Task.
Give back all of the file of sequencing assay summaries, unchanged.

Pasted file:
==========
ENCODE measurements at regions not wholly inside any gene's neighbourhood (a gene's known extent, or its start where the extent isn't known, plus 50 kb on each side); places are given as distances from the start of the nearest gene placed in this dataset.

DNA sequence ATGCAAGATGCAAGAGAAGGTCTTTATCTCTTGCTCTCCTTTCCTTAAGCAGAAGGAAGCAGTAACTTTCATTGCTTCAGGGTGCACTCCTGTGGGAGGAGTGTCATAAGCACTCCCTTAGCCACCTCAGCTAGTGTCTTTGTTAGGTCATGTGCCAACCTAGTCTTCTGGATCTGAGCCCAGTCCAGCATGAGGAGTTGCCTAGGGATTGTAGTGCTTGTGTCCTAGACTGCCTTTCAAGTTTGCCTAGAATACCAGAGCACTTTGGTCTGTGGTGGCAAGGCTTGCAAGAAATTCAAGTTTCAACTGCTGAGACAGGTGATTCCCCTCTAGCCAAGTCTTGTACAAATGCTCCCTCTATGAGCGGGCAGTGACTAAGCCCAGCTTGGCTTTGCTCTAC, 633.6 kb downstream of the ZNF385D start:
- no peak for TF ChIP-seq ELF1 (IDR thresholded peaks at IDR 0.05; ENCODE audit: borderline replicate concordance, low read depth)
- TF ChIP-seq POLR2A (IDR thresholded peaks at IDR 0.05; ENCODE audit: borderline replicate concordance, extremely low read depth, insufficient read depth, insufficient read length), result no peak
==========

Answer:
ENCODE measurements at regions not wholly inside any gene's neighbourhood (a gene's known extent, or its start where the extent isn't known, plus 50 kb on each side); places are given as distances from the start of the nearest gene placed in this dataset.

DNA sequence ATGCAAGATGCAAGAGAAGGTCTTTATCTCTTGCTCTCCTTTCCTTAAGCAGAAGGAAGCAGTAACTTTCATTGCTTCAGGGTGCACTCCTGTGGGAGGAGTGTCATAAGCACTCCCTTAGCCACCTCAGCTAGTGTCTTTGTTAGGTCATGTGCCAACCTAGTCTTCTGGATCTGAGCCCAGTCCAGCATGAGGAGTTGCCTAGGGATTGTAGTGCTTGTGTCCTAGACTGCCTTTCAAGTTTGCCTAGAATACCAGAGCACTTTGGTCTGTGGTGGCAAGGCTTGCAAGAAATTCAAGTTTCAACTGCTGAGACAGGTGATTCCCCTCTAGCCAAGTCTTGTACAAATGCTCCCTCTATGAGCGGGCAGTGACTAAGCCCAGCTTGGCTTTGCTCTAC, 633.6 kb downstream of the ZNF385D start:
- no peak for TF ChIP-seq ELF1 (IDR thresholded peaks at IDR 0.05; ENCODE audit: borderline replicate concordance, low read depth)
- TF ChIP-seq POLR2A (IDR thresholded peaks at IDR 0.05; ENCODE audit: borderline replicate concordance, extremely low read depth, insufficient read depth, insufficient read length), result no peak